There is only one road to treatments and a cure for Rett Syndrome and it’s called research. If you are visiting our website because you love a child with Rett Syndrome, you are probably seeking the answer to this question: Will there be a cure for Rett Syndrome and if so, when?
A distinction must be made between treatments for Rett and a cure for Rett. A truly effective treatment should ameliorate or even eliminate a particular symptom or set of symptoms. The array of severe symptoms in Rett Syndrome is so significant that controlling even one or two could dramatically improve a patient’s quality of life. A cure, on the other hand, completely restores an individual to health.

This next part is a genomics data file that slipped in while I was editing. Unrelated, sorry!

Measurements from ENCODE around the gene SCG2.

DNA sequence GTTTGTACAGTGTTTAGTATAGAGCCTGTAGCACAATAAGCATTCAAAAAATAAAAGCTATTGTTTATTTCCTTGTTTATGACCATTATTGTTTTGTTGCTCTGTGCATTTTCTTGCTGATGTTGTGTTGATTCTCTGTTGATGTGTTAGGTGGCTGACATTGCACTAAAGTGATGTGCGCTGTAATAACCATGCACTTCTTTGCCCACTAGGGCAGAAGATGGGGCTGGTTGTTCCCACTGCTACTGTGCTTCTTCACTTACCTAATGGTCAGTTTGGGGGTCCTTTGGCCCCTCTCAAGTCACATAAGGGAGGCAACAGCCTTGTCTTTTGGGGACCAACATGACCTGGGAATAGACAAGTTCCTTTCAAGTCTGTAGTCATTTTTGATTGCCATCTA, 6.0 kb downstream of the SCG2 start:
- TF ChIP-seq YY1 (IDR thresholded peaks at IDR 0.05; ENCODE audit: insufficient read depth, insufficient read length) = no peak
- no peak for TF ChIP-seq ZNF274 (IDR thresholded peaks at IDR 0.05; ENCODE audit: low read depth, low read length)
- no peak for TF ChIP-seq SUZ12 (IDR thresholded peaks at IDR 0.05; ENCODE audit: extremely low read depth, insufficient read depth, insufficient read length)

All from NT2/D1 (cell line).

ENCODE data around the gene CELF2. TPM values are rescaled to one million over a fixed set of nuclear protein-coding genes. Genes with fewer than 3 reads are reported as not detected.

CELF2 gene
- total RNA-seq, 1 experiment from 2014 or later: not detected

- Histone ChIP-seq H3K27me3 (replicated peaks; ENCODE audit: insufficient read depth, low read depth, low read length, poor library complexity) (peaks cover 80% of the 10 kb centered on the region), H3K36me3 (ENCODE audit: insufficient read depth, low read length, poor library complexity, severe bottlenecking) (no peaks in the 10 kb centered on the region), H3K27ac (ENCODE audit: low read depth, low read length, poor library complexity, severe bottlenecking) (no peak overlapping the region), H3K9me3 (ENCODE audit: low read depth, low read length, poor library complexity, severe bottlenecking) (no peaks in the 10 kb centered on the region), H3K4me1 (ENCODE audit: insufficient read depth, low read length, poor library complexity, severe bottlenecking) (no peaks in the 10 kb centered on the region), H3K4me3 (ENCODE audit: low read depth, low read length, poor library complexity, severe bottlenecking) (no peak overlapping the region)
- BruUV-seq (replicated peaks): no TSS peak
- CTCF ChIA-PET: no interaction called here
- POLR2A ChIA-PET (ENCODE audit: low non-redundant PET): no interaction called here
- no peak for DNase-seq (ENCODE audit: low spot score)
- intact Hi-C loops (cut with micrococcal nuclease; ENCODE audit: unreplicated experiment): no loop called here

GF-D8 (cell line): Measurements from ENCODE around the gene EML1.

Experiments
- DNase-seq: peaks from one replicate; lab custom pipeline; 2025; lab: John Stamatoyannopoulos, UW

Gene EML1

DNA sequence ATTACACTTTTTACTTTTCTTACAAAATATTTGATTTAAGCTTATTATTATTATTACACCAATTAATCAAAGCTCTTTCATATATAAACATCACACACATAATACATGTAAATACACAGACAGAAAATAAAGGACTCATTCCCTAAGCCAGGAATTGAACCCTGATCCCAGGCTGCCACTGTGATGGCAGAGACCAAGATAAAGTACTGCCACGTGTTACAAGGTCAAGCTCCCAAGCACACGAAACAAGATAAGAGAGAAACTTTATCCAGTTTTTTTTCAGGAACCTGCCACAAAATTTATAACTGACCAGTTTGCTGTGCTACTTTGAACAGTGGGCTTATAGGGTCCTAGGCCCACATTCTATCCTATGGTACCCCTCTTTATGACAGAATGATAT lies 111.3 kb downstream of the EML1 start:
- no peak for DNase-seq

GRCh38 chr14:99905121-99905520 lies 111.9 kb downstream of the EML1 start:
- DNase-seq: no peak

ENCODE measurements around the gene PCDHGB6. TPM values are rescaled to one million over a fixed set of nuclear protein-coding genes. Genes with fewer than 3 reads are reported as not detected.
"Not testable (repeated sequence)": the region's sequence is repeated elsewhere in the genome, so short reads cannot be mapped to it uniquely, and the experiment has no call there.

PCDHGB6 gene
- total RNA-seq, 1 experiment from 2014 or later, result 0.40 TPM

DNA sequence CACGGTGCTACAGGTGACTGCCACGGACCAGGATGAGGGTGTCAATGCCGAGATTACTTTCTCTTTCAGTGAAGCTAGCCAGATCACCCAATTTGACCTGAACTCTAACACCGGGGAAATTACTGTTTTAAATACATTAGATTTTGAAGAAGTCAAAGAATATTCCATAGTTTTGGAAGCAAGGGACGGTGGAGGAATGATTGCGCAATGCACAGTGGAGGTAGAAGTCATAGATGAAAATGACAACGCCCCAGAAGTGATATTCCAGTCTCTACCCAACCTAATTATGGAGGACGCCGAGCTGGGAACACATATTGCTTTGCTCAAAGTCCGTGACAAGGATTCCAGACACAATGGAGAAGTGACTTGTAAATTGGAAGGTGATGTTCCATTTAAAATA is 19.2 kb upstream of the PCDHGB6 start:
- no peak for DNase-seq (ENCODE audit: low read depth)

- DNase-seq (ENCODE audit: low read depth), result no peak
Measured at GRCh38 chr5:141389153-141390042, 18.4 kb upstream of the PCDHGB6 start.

Recent data from a variety of labs suggest there may be many ways to improve Rett symptoms pharmacologically – at least in mice. The next few years will continue to bring clinical trials and pilot studies of existing medications and procedures to explore whether, applied individually or perhaps in combination, they can relieve symptoms. While past trials have been informative but largely unsuccessful, as the basic science and research tools advance we should see improvement in managing some of the distressing problems that plague children and adults with Rett Syndrome. A 2011 paper from the lab of Huda Zoghbi suggests that the nature of MECP2 deficits may dictate lifelong administration of treatments found to be effective.
Achieving the kind of cure that we envision for our children will likely require addressing the underlying genetic problem: repairing the MECP2 mutation via some kind of gene correction and/or gene therapy or protein replacement; activating the silent, healthy MECP2 on the inactive X; or finding a way, perhaps through modifier genes, to bypass MECP2 altogether.